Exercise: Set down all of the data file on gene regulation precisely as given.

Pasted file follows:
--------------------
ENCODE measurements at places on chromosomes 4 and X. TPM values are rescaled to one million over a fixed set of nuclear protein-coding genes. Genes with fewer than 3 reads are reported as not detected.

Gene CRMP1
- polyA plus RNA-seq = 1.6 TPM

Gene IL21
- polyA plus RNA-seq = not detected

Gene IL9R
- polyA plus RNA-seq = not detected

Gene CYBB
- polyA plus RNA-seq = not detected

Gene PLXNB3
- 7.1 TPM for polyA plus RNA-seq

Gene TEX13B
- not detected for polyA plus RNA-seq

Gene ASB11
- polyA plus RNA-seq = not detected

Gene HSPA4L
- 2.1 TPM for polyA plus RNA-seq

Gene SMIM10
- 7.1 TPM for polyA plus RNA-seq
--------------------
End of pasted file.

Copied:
ENCODE measurements at places on chromosomes 4 and X. TPM values are rescaled to one million over a fixed set of nuclear protein-coding genes. Genes with fewer than 3 reads are reported as not detected.

Gene CRMP1
- polyA plus RNA-seq = 1.6 TPM

Gene IL21
- polyA plus RNA-seq = not detected

Gene IL9R
- polyA plus RNA-seq = not detected

Gene CYBB
- polyA plus RNA-seq = not detected

Gene PLXNB3
- 7.1 TPM for polyA plus RNA-seq

Gene TEX13B
- not detected for polyA plus RNA-seq

Gene ASB11
- polyA plus RNA-seq = not detected

Gene HSPA4L
- 2.1 TPM for polyA plus RNA-seq

Gene SMIM10
- 7.1 TPM for polyA plus RNA-seq